Certain high end texturing programs are capable of taking a photograph and cloning it onto your 3D Model.
The question has been raised: can ZBrush do the same thing? The answer is a resounding YES!
In fact, there are two different ways that this can be accomplished, depending on your needs. And as someone who
has used the "other programs", I have to say that ZBrush's technique is actually far more user friendly and gives
much better results.
The first technique, which is to use 3DCopy and transfer the photograph wholesale to your object has been
discussed at length by Pixolator in 3D Texturing Made Easy, so I'll refrain from going into it here.
But what if you only want to transfer the photograph to certain parts of your model, rather than the whole
thing? Enter this technique:
The process is very simple.
Step 1 For your first step, you need to place the photograph that you wish to use on your first
document layer. In this case, since I wanted to apply a butterfly wing to a skin texture I decided to first
fill the layer with a basic skin texture and the FlatColor material. This way, any bleed over in my copying
method would still be a basic skin tone. I next placed the butterfly wing by drawing my wing tool over top of
the skin texture.
Step 2 Next, create a new layer and import your object. Choose the Basic Material for this
step and set its transparency to somewhere around 70%. In the Render palette, turn Flatten Layers off so that
the transparency can be seen as you work. You can now draw the object (in this case a Poser head with a texture
already applied) on the canvas, then use Transform modes to move, scale and rotate it into position over
your photograph. Because the head material is transparent, you can see right through it for exact placement.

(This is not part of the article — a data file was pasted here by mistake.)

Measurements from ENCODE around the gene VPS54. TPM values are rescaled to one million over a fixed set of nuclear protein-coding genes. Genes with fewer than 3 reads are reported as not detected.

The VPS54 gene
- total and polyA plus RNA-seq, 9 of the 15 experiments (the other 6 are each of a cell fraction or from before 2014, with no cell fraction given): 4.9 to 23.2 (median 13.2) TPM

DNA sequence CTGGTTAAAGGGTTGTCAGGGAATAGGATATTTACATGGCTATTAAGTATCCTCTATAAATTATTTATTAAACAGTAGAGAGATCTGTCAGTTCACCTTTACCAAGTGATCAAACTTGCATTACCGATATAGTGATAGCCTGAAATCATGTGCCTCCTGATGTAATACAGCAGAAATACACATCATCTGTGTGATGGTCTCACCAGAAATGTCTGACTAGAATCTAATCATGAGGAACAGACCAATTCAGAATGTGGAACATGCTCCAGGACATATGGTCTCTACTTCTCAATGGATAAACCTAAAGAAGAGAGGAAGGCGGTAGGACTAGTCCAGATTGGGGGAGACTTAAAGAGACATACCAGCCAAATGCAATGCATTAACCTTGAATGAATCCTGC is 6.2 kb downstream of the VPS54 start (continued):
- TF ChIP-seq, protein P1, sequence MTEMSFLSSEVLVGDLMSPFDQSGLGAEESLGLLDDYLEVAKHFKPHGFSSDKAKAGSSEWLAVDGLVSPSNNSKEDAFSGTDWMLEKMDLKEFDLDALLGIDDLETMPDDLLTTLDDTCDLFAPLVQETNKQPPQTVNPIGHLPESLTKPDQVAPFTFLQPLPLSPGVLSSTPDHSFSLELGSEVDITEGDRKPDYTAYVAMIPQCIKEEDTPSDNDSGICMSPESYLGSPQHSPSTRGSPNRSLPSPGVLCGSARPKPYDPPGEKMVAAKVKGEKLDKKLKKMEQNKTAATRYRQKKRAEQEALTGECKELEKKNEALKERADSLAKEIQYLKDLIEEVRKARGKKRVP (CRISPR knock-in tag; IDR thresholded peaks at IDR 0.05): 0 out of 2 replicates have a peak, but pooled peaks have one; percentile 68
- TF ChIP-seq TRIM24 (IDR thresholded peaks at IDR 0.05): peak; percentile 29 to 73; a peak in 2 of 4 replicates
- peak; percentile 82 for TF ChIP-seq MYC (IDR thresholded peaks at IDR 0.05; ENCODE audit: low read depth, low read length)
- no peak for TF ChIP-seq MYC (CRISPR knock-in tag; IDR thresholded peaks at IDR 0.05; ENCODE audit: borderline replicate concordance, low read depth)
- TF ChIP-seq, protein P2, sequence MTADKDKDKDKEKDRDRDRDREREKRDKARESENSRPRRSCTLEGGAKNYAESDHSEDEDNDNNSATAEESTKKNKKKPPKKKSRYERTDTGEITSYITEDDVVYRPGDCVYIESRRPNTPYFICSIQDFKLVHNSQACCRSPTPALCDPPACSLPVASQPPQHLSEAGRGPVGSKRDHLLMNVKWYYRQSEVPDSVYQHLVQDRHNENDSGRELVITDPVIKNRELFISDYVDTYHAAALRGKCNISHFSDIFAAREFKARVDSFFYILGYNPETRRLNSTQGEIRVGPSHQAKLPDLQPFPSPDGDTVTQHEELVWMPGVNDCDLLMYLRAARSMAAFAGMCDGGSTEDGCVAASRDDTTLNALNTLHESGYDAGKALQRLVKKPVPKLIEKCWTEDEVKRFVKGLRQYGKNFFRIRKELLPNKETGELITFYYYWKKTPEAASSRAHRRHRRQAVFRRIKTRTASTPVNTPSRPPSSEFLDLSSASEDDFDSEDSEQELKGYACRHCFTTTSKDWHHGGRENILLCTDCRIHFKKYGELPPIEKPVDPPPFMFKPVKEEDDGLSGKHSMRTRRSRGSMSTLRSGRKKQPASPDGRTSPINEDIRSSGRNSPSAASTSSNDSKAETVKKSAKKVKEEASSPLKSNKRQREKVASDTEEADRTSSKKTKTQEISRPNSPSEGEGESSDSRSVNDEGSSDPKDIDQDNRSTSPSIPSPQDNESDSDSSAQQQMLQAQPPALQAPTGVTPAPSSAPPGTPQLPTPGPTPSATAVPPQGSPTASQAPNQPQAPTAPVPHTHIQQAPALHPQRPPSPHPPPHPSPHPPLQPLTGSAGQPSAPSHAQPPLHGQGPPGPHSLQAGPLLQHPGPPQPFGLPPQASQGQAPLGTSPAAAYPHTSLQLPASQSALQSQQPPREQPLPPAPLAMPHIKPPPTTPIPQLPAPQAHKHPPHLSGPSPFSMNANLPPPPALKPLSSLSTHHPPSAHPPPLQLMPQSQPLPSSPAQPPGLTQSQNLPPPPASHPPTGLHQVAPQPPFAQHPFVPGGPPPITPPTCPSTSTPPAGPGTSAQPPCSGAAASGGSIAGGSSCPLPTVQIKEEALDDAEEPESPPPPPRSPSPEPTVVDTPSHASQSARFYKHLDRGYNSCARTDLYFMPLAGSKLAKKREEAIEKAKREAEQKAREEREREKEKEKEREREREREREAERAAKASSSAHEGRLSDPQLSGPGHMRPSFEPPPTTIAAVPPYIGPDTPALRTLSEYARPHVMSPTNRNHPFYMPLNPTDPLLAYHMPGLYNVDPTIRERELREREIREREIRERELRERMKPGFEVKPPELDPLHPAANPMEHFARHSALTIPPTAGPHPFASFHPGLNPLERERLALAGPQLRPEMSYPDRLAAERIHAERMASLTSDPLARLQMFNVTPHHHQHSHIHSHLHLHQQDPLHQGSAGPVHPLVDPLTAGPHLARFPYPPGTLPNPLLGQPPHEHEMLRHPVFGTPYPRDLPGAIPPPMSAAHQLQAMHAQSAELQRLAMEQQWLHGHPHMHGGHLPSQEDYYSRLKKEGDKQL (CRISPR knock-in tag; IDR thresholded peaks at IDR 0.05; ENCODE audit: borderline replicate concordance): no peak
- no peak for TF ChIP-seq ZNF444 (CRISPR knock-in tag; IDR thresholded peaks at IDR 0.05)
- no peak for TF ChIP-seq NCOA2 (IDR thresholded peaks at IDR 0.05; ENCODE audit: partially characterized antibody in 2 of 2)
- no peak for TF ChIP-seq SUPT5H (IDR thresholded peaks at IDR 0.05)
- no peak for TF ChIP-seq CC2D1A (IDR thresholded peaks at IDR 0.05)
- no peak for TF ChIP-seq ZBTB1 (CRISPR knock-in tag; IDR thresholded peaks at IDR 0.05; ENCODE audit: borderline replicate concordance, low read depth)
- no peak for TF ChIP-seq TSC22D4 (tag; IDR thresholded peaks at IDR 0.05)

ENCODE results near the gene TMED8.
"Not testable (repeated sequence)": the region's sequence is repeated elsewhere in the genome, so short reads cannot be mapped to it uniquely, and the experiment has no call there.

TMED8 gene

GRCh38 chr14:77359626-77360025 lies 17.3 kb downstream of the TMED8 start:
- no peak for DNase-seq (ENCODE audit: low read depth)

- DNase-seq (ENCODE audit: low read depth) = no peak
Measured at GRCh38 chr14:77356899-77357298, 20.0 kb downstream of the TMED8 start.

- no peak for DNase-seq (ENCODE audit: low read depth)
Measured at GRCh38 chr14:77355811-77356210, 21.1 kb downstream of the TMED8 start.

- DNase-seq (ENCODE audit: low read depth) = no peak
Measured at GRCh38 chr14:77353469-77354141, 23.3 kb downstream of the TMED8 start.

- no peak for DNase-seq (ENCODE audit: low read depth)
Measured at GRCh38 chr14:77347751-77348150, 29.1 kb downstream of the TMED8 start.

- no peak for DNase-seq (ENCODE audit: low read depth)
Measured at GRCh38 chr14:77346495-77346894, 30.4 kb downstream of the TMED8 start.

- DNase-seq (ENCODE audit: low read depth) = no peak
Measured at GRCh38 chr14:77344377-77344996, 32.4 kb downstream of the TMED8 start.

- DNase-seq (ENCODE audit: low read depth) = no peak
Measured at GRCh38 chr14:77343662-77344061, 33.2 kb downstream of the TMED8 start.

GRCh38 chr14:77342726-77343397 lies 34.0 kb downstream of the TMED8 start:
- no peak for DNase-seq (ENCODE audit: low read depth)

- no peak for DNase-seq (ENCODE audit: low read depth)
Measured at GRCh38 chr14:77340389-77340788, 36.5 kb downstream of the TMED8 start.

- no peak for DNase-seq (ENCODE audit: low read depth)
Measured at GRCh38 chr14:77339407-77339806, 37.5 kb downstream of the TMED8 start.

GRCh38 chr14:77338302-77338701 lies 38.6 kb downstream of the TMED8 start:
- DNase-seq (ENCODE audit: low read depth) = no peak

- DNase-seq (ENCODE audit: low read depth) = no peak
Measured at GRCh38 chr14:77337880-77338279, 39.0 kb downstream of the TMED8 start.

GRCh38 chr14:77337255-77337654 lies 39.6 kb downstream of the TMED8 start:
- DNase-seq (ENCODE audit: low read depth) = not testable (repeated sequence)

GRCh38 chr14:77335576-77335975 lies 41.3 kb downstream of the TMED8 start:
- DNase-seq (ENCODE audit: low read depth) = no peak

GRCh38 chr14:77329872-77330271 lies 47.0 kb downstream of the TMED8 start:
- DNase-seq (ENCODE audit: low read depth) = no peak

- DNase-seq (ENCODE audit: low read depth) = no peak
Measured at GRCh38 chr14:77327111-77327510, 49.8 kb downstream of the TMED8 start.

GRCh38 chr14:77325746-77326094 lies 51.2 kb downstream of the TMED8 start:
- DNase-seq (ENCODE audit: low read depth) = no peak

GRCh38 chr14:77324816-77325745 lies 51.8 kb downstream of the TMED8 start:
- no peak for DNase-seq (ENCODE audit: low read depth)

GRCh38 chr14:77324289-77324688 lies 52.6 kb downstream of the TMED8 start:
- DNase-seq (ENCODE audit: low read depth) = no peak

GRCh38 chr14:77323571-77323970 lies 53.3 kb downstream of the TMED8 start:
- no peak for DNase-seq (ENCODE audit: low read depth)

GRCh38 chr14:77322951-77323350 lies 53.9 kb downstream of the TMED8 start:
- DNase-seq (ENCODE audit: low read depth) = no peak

This transparency will NOT affect your texture, however. Figure 2 shows the head in place, ready for
Step 3 Using the TextureMaster, drop your object in position. Select the
Cloner Brush and in its modifiers turn off everything except Layers Mode (this mode allows you to copy
information from other layers onto the current layer). Next, go to the Draw palette and turn off
everything except RGB -- you don't want to paint materials or depth, just color. Turn the RGB Intensity all
the way up to 100. I also used a harder edged alpha to give me sharp edges with my painting.
At this point, I simply picked a starting point and Ctrl-Clicked to set the clone origin. Without moving
the mouse, I clicked again to set the destination as being immediately over the origin, and started to
paint. The Cloner Brush grabbed the color from the background layer and painted it directly onto my model.
In just a few minutes, I had what you see in Figure 3, which was captured immediately before using the Pick
button on the TextureMaster.
End Result Voila! The TextureMaster copied my cloned butterfly wing directly to the
original texture. In Figure 4 I have redrawn the figure with the new texture applied and added a
couple of eyes. As you can see, the wing really looks awesome and textured flawlessly onto the
object without distortions. The edges where the skin tones don't quite match could easily be fixed
in Photoshop, or even by unwrapping the texture and using ZBrush's 2D tools. Other methods (either Photoshop
or ZBrush) could be used to duplicate the butterfly wing for the opposite eye.
Now, how does this compare to something like DeepPaint3D with Texture Weapons? Aside from being
MUCH less expensive, I found that ZBrush's technique was far easier to work with than the much vaunted
"Projection Painting". DP3D/TW gave me quite a bit of distortion when the projection was
transferred down onto the model. It was also a royal pain trying to line the model up with the photograph.
ZBrush gave me near perfect results immediately, with no difficulty at all lining the model up
over the photograph and an absolutely perfect transfer to the texture. ZBrush wins, hands down.